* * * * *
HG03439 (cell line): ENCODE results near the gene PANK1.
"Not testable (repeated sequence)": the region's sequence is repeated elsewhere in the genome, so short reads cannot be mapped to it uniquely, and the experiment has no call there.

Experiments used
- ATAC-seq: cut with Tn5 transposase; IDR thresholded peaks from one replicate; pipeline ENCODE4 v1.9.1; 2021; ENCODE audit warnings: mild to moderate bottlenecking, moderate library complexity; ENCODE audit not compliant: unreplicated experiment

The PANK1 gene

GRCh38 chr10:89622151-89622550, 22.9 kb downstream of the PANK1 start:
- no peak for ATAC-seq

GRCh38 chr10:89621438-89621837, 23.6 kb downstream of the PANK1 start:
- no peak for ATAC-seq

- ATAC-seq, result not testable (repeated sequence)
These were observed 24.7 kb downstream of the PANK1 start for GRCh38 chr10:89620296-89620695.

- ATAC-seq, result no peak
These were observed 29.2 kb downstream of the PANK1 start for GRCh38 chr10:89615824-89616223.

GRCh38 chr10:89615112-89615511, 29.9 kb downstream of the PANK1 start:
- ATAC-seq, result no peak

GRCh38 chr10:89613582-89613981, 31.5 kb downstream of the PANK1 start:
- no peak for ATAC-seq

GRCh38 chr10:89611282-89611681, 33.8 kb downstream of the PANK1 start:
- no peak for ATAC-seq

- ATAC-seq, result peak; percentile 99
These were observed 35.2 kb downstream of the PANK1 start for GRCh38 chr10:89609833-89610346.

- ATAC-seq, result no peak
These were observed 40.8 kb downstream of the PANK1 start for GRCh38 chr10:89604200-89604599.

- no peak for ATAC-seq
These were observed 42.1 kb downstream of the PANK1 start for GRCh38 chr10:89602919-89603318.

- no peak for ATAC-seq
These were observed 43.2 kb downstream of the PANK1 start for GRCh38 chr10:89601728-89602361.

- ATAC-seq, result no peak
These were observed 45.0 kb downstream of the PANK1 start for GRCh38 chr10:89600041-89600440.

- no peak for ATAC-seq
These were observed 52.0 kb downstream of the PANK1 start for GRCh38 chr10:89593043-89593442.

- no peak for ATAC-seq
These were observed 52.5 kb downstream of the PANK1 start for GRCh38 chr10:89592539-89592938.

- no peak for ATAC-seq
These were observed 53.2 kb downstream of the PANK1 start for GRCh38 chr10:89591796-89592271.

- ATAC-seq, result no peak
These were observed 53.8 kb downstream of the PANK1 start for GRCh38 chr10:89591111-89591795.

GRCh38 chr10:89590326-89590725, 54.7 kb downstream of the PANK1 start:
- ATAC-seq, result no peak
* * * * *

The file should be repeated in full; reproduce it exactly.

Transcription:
HG03439 (cell line): ENCODE results near the gene PANK1.
"Not testable (repeated sequence)": the region's sequence is repeated elsewhere in the genome, so short reads cannot be mapped to it uniquely, and the experiment has no call there.

Experiments used
- ATAC-seq: cut with Tn5 transposase; IDR thresholded peaks from one replicate; pipeline ENCODE4 v1.9.1; 2021; ENCODE audit warnings: mild to moderate bottlenecking, moderate library complexity; ENCODE audit not compliant: unreplicated experiment

The PANK1 gene

GRCh38 chr10:89622151-89622550, 22.9 kb downstream of the PANK1 start:
- no peak for ATAC-seq

GRCh38 chr10:89621438-89621837, 23.6 kb downstream of the PANK1 start:
- no peak for ATAC-seq

- ATAC-seq, result not testable (repeated sequence)
These were observed 24.7 kb downstream of the PANK1 start for GRCh38 chr10:89620296-89620695.

- ATAC-seq, result no peak
These were observed 29.2 kb downstream of the PANK1 start for GRCh38 chr10:89615824-89616223.

GRCh38 chr10:89615112-89615511, 29.9 kb downstream of the PANK1 start:
- ATAC-seq, result no peak

GRCh38 chr10:89613582-89613981, 31.5 kb downstream of the PANK1 start:
- no peak for ATAC-seq

GRCh38 chr10:89611282-89611681, 33.8 kb downstream of the PANK1 start:
- no peak for ATAC-seq

- ATAC-seq, result peak; percentile 99
These were observed 35.2 kb downstream of the PANK1 start for GRCh38 chr10:89609833-89610346.

- ATAC-seq, result no peak
These were observed 40.8 kb downstream of the PANK1 start for GRCh38 chr10:89604200-89604599.

- no peak for ATAC-seq
These were observed 42.1 kb downstream of the PANK1 start for GRCh38 chr10:89602919-89603318.

- no peak for ATAC-seq
These were observed 43.2 kb downstream of the PANK1 start for GRCh38 chr10:89601728-89602361.

- ATAC-seq, result no peak
These were observed 45.0 kb downstream of the PANK1 start for GRCh38 chr10:89600041-89600440.

- no peak for ATAC-seq
These were observed 52.0 kb downstream of the PANK1 start for GRCh38 chr10:89593043-89593442.

- no peak for ATAC-seq
These were observed 52.5 kb downstream of the PANK1 start for GRCh38 chr10:89592539-89592938.

- no peak for ATAC-seq
These were observed 53.2 kb downstream of the PANK1 start for GRCh38 chr10:89591796-89592271.

- ATAC-seq, result no peak
These were observed 53.8 kb downstream of the PANK1 start for GRCh38 chr10:89591111-89591795.

GRCh38 chr10:89590326-89590725, 54.7 kb downstream of the PANK1 start:
- ATAC-seq, result no peak